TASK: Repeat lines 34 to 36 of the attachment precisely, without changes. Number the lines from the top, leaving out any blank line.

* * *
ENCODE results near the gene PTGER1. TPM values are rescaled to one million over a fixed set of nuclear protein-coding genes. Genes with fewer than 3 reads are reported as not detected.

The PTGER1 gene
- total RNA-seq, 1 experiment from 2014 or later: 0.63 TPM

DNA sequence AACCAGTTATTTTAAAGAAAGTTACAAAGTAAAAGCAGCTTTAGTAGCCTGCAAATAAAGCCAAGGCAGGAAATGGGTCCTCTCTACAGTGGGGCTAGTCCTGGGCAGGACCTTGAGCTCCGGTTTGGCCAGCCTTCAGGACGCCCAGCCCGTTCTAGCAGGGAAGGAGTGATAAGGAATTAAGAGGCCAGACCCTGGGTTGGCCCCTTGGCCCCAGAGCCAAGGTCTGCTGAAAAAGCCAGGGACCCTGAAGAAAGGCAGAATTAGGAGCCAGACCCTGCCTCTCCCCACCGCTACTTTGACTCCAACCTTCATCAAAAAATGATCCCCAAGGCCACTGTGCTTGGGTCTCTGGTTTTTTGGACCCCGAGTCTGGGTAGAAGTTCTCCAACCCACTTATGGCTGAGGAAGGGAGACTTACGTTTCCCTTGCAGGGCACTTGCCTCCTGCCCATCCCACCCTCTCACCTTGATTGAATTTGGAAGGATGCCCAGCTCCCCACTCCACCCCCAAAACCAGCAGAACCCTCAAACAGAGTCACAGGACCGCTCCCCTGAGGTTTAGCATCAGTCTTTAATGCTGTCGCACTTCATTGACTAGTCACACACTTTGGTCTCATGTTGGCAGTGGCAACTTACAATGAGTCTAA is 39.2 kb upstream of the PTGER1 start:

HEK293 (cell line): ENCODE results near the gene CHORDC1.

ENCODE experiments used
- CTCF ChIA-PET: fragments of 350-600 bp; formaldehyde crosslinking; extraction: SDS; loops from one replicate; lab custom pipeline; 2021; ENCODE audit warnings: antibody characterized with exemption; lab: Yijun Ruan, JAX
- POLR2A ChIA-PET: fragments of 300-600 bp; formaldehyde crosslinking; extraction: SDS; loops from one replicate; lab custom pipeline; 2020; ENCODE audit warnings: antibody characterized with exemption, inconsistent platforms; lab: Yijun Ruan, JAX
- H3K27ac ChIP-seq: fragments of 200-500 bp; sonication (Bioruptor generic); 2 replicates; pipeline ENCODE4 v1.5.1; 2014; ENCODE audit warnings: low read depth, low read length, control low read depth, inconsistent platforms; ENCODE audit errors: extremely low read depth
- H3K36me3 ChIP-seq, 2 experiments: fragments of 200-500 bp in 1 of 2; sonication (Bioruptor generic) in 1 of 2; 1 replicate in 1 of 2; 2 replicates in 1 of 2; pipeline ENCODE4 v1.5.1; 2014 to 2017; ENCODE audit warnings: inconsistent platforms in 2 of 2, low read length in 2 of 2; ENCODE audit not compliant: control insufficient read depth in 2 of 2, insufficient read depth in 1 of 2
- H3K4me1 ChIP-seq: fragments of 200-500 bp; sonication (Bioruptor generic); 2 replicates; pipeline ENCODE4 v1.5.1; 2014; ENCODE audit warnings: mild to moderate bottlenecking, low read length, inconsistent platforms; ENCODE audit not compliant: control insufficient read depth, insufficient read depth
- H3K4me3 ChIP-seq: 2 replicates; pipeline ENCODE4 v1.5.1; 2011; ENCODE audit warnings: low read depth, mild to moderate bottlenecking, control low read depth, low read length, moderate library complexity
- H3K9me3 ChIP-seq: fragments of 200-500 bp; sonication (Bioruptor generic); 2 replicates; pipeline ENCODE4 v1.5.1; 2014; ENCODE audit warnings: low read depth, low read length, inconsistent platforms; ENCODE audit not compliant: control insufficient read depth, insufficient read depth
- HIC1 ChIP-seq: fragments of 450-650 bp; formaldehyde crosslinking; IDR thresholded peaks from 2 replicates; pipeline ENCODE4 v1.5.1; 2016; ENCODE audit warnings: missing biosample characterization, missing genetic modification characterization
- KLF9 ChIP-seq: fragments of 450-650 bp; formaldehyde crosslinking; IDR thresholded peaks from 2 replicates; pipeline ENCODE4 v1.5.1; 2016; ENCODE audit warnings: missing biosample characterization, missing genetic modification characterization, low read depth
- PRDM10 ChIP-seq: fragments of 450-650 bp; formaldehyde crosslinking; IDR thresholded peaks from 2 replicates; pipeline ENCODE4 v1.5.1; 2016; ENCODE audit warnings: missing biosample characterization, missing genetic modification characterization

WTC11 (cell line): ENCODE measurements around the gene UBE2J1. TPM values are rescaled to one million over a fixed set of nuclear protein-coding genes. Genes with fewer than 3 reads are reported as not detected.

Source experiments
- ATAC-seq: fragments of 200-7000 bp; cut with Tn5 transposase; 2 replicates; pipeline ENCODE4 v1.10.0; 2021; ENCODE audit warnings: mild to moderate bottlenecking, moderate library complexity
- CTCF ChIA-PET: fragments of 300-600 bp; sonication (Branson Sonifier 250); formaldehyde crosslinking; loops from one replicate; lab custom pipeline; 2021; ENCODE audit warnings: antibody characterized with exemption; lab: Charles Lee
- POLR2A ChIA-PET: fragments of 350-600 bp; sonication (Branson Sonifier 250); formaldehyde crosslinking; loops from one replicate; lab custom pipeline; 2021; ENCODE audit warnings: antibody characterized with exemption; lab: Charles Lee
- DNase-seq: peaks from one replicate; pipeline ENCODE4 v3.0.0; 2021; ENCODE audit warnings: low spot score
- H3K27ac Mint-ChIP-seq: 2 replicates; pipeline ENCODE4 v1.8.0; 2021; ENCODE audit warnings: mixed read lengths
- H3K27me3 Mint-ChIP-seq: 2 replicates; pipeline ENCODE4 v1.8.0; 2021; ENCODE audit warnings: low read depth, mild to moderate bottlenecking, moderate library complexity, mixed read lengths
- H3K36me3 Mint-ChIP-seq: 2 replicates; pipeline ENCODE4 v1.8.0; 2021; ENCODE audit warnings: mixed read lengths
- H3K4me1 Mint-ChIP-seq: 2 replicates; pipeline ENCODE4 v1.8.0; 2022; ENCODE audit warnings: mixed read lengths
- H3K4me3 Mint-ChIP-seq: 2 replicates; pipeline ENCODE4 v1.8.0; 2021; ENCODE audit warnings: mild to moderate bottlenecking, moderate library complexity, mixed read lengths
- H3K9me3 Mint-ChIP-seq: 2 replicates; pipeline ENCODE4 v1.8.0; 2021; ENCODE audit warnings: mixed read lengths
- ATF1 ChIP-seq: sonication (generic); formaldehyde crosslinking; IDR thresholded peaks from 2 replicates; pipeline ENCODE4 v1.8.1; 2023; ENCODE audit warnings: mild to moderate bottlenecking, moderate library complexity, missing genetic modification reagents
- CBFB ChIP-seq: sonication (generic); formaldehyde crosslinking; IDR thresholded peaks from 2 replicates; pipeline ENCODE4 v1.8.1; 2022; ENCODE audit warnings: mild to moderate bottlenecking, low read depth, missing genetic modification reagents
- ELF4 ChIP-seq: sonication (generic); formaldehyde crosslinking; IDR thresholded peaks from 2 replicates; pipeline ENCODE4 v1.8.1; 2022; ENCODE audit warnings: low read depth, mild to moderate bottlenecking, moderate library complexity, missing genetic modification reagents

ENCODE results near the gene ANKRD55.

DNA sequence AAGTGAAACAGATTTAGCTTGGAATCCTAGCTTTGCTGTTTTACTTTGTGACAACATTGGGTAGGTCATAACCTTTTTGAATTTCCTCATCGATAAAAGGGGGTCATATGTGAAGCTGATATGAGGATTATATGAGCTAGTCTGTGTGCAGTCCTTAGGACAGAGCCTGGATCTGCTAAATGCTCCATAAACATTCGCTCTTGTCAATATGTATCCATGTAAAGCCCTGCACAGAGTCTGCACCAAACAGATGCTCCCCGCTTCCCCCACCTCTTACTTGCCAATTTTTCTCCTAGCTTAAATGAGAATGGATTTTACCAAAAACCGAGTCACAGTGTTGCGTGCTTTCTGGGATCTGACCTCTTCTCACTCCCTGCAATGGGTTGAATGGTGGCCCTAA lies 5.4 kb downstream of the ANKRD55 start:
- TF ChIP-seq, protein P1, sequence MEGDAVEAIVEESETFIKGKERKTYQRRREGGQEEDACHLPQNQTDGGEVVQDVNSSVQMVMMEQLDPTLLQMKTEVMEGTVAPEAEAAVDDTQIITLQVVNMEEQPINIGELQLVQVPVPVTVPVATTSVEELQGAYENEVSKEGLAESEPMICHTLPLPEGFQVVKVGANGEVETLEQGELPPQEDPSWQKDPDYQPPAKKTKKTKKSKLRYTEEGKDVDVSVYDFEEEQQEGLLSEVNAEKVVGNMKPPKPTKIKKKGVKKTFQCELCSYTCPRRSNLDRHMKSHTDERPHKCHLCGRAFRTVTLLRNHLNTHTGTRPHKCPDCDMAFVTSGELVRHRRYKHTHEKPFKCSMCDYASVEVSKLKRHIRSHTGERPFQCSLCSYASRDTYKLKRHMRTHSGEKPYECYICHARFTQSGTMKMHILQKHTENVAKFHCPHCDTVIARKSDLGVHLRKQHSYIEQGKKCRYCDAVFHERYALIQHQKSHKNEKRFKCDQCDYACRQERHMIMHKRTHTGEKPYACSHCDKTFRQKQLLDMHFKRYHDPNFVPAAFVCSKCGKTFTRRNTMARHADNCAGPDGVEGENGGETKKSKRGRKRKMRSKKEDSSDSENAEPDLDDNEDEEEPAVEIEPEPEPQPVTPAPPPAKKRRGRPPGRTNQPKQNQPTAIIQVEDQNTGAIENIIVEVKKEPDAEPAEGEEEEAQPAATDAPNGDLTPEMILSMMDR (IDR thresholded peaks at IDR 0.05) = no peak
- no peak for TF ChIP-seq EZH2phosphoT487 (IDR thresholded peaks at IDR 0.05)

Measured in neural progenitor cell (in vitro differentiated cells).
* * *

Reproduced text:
- TF ChIP-seq, protein P1, sequence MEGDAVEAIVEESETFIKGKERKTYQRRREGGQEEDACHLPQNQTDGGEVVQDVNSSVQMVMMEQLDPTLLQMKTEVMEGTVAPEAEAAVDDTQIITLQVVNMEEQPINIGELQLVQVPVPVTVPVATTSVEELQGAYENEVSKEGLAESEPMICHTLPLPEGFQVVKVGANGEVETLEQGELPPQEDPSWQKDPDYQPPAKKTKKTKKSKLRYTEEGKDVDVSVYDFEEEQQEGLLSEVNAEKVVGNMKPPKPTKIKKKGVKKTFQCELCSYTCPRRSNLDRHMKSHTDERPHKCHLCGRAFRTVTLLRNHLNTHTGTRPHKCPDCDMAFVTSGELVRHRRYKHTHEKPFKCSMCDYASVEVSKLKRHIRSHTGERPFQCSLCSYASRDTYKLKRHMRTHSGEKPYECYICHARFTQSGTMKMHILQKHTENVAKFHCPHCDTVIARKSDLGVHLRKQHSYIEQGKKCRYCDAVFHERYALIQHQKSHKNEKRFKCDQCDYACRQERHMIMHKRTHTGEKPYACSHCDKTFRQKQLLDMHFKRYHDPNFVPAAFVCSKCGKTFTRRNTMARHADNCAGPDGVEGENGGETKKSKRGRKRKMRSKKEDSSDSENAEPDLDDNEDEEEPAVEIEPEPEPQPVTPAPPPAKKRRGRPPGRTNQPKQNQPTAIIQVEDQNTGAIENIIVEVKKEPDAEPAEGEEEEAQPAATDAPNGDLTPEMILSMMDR (IDR thresholded peaks at IDR 0.05) = no peak
- no peak for TF ChIP-seq EZH2phosphoT487 (IDR thresholded peaks at IDR 0.05)

Measured in neural progenitor cell (in vitro differentiated cells).